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The union helps its members in a variety of ways: representing and supporting them, helping them improve their working conditions, empowering them to have a voice on the job and, in the case of educators, advocating for better teaching and learning conditions in their schools.
The basic unit of the union is the chapter, which is composed of all the UFT members at a school or worksite. Members are supported and represented at multiple levels — the chapter, the functional chapter, the district, the UFT borough office and central headquarters.
The UFT is a representative democracy, and like all democracies, it requires participation to work most effectively. At the school level, members take part every three years in electing their chapter leader, who is their local union representative.
The chapter leader is the front-line representative of the union and the first source of information, support and guidance for a chapter. Chapter leaders and delegates from each chapter are also regular participants in the UFT’s monthly Delegate Assembly, the highest decision-making body of the union.
Chapter leaders have the entire union behind them to answer questions and assist members on a range of matters such as working conditions, teacher evaluation, Teacher’s Choice and health and pension benefits. New chapter leaders have the opportunity to attend a series of three weekend training sessions over the course of the first year they hold the post.
Chapter leaders receive a weekly electronic newsletter, the Chapter Leader Update, which provides timely and relevant information.
The chapter leader is there to represent both the staff as a whole and the union. The role of the chapter leader is to listen, encourage and represent all members and to speak knowledgeably in the union’s voice.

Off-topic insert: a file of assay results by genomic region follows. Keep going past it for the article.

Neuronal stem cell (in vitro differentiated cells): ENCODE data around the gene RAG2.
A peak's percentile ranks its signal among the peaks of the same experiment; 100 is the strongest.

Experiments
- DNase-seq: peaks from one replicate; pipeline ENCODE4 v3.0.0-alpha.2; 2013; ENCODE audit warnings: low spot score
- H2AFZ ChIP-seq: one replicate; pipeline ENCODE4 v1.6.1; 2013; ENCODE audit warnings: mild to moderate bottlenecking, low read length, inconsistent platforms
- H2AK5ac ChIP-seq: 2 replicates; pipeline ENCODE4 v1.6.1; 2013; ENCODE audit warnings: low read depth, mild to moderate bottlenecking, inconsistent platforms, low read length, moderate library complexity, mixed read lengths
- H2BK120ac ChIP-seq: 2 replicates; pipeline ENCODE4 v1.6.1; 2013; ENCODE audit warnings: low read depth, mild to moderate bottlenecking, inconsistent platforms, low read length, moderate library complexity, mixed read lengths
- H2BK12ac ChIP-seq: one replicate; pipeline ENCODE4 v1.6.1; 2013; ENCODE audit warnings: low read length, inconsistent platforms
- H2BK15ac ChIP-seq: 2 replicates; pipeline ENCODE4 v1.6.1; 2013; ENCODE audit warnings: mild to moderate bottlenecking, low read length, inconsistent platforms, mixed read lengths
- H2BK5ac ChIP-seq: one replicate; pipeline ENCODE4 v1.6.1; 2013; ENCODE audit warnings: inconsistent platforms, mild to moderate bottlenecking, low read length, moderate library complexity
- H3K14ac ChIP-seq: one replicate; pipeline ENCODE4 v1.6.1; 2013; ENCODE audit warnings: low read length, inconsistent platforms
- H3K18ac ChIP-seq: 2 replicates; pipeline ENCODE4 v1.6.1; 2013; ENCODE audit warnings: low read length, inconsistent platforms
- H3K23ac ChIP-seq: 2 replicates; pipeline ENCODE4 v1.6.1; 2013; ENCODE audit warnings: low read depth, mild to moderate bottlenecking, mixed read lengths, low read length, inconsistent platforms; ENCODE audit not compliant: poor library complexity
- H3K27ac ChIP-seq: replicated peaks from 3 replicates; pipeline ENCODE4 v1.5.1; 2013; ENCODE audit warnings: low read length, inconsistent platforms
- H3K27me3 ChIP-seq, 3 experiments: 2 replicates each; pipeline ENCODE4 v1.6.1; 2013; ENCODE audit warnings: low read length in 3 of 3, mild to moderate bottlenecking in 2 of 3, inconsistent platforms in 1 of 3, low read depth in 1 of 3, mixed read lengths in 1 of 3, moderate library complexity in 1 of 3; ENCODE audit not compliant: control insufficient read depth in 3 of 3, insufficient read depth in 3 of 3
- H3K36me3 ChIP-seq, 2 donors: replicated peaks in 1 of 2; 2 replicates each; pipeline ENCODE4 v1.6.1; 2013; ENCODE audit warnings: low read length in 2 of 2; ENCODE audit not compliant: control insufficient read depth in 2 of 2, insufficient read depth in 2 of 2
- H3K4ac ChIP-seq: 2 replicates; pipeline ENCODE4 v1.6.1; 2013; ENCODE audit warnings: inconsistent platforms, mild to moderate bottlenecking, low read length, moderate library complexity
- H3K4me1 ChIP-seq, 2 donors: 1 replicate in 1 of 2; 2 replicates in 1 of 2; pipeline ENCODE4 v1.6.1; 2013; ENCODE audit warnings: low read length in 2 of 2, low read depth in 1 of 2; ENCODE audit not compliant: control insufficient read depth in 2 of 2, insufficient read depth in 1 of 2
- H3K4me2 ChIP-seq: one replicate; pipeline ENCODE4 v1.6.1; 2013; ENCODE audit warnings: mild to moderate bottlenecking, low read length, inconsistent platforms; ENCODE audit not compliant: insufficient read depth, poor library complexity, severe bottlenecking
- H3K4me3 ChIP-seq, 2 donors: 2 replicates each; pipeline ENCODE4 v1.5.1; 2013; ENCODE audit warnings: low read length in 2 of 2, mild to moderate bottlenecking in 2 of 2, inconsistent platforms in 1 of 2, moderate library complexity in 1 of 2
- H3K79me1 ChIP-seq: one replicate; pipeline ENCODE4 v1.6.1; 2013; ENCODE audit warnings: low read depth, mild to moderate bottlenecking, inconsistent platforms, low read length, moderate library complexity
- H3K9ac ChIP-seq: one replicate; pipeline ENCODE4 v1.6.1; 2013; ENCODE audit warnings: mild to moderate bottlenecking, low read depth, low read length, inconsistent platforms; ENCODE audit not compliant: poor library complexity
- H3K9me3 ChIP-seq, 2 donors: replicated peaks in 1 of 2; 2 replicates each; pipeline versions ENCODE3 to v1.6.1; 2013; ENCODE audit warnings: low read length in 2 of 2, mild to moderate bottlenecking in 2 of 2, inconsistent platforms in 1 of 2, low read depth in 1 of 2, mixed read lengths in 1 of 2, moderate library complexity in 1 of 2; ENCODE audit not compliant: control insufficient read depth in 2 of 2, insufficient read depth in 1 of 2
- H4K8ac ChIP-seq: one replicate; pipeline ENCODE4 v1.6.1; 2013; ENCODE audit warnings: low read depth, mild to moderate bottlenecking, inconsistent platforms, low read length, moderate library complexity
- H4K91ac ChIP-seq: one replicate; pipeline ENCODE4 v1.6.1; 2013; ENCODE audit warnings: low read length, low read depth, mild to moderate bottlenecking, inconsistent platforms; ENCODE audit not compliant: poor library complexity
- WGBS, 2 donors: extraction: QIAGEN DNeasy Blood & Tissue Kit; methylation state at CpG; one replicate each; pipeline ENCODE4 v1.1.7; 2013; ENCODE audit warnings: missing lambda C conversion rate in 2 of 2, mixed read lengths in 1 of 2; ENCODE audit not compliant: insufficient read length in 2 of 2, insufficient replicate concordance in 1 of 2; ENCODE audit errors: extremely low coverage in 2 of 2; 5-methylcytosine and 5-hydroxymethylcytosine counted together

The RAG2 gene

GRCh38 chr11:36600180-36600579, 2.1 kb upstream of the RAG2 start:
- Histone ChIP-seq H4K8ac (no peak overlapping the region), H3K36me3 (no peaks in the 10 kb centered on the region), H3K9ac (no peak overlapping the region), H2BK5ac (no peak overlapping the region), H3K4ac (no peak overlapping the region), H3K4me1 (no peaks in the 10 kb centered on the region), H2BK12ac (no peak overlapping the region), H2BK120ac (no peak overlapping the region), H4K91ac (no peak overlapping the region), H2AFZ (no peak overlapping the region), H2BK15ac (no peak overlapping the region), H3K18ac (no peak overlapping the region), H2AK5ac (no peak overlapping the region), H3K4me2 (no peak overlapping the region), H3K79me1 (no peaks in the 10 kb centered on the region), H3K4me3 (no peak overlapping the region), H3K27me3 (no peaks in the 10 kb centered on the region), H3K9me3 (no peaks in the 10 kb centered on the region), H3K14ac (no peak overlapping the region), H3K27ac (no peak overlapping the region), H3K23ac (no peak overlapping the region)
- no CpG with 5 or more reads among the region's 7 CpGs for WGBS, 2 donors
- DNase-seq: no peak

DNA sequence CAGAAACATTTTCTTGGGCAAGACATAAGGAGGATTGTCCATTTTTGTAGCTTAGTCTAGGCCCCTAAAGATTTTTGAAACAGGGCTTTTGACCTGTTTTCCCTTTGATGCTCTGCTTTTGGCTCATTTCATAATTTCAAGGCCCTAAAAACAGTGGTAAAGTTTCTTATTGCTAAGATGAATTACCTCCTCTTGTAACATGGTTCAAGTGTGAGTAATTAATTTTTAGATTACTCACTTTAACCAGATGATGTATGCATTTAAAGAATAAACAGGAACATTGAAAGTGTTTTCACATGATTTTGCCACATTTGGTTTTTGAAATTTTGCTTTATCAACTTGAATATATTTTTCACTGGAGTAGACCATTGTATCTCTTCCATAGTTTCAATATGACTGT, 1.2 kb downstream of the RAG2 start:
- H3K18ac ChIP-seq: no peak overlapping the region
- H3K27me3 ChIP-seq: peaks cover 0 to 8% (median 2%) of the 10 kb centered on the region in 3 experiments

Chapter leaders are also there to ensure that members’ contractual rights are enforced. They make sure members know what their rights are. Violations can be resolved formally or informally. Not everything is a grievance; whatever the nature of the member’s complaint or concern, the chapter leader will try to address it.
But the chapter leader can’t do it alone. Members should participate regularly in chapter meetings and join school-based committees in which their issues can be discussed and resolved. School-based committees ensure that UFT members have a voice in decision-making at the school level.
Each chapter should have the following active committees at the school:
The union is ultimately only as strong as individual chapters. Each chapter leader is tasked with building a strong and engaged chapter that has meaningful input in school-level decisions and participates in union campaigns to protect public schools and worker rights. It’s vital that all members participate in their chapters.
Well-run union chapters make an extra effort to involve new members and members from the union’s functional chapters, such as paraprofessionals and school secretaries.
In today’s anti-union climate, with the Janus case before the U.S. Supreme Court trying to outlaw fair-share fees, public sector unions such as the UFT are in danger of losing hard-won rights and benefits if we don’t stay united and strong. Here’s the bottom line: The more engaged chapter members are, the stronger the chapter’s voice and the union overall.
What is your favorite back-to-school book for young readers?
Wemberly Worried, by Kevin Henkes
The Kissing Hand, by Audrey Penn
Thank You, Mr. Falker, by Patricia Polacco
First Day Jitters, by Julie Danneberg
Total votes: 34